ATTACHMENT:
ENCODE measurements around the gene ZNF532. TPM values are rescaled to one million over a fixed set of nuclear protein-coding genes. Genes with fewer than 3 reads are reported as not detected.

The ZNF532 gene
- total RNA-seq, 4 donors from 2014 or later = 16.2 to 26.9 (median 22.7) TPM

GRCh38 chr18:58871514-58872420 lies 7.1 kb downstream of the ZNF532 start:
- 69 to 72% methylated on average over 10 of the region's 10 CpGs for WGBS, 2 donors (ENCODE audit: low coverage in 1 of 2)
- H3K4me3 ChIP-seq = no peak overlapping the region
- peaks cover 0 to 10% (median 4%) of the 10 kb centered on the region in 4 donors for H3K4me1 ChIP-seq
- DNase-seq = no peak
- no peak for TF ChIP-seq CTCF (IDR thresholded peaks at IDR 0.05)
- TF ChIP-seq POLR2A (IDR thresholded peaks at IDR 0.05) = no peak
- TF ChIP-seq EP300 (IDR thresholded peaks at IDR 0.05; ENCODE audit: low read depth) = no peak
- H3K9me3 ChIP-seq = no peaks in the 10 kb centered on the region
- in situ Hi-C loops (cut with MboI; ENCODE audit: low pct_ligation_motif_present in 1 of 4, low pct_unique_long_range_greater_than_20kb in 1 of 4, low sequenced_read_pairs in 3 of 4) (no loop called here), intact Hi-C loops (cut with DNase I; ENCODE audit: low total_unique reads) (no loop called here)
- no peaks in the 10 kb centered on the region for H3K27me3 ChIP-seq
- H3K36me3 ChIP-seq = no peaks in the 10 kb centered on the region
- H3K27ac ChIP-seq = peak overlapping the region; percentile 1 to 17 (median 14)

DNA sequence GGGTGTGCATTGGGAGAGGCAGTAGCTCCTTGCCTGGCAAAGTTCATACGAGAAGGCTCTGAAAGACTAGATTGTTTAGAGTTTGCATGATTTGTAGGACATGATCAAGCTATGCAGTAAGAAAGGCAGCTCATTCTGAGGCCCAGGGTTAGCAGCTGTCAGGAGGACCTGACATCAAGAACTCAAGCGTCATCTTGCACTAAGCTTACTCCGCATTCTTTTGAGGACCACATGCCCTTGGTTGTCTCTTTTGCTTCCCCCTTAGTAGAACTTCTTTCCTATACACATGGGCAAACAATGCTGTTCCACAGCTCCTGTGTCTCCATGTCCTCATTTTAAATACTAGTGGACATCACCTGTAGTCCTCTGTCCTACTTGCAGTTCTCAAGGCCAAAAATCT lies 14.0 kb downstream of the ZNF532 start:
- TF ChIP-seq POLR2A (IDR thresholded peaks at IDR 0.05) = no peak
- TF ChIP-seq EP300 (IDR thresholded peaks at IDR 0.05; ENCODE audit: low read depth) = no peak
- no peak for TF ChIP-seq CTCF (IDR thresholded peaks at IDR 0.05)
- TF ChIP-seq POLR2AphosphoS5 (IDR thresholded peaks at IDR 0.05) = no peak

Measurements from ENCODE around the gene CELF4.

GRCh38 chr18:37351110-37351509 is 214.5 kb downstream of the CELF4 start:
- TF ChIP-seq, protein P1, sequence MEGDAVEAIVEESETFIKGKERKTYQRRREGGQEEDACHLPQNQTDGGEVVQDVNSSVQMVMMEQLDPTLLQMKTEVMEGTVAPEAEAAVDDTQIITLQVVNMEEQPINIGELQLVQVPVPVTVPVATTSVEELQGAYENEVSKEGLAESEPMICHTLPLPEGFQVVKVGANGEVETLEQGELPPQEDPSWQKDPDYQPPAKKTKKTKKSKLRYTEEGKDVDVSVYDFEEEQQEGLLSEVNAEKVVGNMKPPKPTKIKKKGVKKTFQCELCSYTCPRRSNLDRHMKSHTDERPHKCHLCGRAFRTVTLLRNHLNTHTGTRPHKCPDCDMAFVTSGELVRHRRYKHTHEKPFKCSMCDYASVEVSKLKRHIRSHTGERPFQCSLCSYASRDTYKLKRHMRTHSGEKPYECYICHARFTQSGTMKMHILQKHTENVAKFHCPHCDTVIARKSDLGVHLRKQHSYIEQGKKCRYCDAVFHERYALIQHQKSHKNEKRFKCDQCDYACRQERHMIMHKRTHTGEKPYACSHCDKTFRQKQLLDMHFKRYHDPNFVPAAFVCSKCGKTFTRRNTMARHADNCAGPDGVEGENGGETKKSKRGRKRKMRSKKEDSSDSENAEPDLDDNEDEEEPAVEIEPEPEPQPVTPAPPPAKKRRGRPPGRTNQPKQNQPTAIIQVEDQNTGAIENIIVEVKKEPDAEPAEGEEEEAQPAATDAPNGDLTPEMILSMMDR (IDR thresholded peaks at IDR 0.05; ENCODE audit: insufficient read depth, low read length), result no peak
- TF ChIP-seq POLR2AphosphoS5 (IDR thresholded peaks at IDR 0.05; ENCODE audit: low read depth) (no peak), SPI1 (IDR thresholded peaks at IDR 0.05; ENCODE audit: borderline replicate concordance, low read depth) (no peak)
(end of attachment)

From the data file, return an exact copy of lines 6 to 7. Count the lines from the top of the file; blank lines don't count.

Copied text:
- H3K4me3 ChIP-seq = no peak overlapping the region
- peaks cover 0 to 10% (median 4%) of the 10 kb centered on the region in 4 donors for H3K4me1 ChIP-seq